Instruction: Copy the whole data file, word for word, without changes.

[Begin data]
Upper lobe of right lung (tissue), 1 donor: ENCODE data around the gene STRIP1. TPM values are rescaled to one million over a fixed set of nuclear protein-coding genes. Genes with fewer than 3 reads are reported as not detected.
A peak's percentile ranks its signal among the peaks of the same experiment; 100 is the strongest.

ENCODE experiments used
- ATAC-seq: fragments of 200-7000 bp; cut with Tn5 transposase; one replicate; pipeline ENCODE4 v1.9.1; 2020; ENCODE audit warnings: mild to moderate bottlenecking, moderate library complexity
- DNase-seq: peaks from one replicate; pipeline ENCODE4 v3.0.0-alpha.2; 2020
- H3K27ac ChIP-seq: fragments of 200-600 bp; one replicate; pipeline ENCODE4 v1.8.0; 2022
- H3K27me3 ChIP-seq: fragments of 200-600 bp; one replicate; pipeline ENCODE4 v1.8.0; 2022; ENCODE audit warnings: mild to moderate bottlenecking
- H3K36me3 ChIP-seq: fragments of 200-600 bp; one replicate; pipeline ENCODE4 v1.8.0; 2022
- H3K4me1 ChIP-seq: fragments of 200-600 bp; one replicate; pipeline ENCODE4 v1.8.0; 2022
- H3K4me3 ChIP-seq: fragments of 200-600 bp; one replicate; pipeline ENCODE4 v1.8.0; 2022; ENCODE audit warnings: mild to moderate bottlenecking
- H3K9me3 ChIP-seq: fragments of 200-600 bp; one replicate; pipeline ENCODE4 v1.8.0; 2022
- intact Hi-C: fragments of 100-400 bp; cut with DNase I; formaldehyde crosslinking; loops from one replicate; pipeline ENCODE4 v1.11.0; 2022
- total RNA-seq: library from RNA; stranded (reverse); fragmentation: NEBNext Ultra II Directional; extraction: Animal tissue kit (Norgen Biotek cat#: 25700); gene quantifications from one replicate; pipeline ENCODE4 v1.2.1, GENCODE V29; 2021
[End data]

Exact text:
Upper lobe of right lung (tissue), 1 donor: ENCODE data around the gene STRIP1. TPM values are rescaled to one million over a fixed set of nuclear protein-coding genes. Genes with fewer than 3 reads are reported as not detected.
A peak's percentile ranks its signal among the peaks of the same experiment; 100 is the strongest.

ENCODE experiments used
- ATAC-seq: fragments of 200-7000 bp; cut with Tn5 transposase; one replicate; pipeline ENCODE4 v1.9.1; 2020; ENCODE audit warnings: mild to moderate bottlenecking, moderate library complexity
- DNase-seq: peaks from one replicate; pipeline ENCODE4 v3.0.0-alpha.2; 2020
- H3K27ac ChIP-seq: fragments of 200-600 bp; one replicate; pipeline ENCODE4 v1.8.0; 2022
- H3K27me3 ChIP-seq: fragments of 200-600 bp; one replicate; pipeline ENCODE4 v1.8.0; 2022; ENCODE audit warnings: mild to moderate bottlenecking
- H3K36me3 ChIP-seq: fragments of 200-600 bp; one replicate; pipeline ENCODE4 v1.8.0; 2022
- H3K4me1 ChIP-seq: fragments of 200-600 bp; one replicate; pipeline ENCODE4 v1.8.0; 2022
- H3K4me3 ChIP-seq: fragments of 200-600 bp; one replicate; pipeline ENCODE4 v1.8.0; 2022; ENCODE audit warnings: mild to moderate bottlenecking
- H3K9me3 ChIP-seq: fragments of 200-600 bp; one replicate; pipeline ENCODE4 v1.8.0; 2022
- intact Hi-C: fragments of 100-400 bp; cut with DNase I; formaldehyde crosslinking; loops from one replicate; pipeline ENCODE4 v1.11.0; 2022
- total RNA-seq: library from RNA; stranded (reverse); fragmentation: NEBNext Ultra II Directional; extraction: Animal tissue kit (Norgen Biotek cat#: 25700); gene quantifications from one replicate; pipeline ENCODE4 v1.2.1, GENCODE V29; 2021